Sarah: Parshat Lekh Lekha

Much has been written about Sarah and I have done my best to read as much as possible, particularly feminist scholarship. Not that other types of interpretation aren’t valuable as well. I do not argue for the primacy of any one critical methodology, be it literary, historical, structural, etc. I use a good insight where I find one.

I also assume, with most biblical scholars that the Bible is a communal product. Although I often refer to the “narrator” for the purposes of simplicity, I do not think that the Bible reflects a single viewpoint. Nowhere in the Bible is the multiplicity more evident than in the Sarah saga. And that is the challenge in understanding this very complex character.

The Documentary Hypothesis claims to have separated out the various strands of oral tradition and layers of editing. Those who subscribe to this theory find that the final canon collects these different strands without necessarily harmonizing them. The story of Abraham and Sarah is the case book example of how the various editorial layers were drawn together. Recent scholarship has become skeptical of the value of source analysis in understanding the Bible. The stories acquire new significance at each stage of Israel’s history. It is becoming clear that the different literary strands of the Bible were carefully knit together, each resonating with the others in word play, themes, symbolism and other literary devices. Rather than focus on each strand of the tradition separate from the others, I find the text more meaningful when examined as a whole. And the more I study the book, the more I have to agree that whoever the final redactors were, they were highly skilled in the art of making literature. And they had a great deal of meaning to convey.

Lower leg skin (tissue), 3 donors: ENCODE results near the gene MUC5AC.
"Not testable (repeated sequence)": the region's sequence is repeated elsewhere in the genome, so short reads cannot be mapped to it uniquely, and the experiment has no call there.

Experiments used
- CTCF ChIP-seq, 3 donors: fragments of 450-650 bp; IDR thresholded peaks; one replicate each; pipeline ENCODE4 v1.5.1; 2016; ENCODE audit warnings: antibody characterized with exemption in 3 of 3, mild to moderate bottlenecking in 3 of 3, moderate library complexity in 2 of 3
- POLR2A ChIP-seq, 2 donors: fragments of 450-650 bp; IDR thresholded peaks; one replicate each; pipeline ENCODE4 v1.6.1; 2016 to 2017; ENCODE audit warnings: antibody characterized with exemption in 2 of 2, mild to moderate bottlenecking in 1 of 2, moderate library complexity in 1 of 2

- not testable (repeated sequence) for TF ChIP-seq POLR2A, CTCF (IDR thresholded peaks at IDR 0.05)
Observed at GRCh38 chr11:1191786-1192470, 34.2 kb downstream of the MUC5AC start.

Prior to Genesis 17 the names “Sarai” and “Abram” were used. However, I will use the more familiar names “Sarah” and “Abraham” throughout my article for purposes of clarity. Read more…

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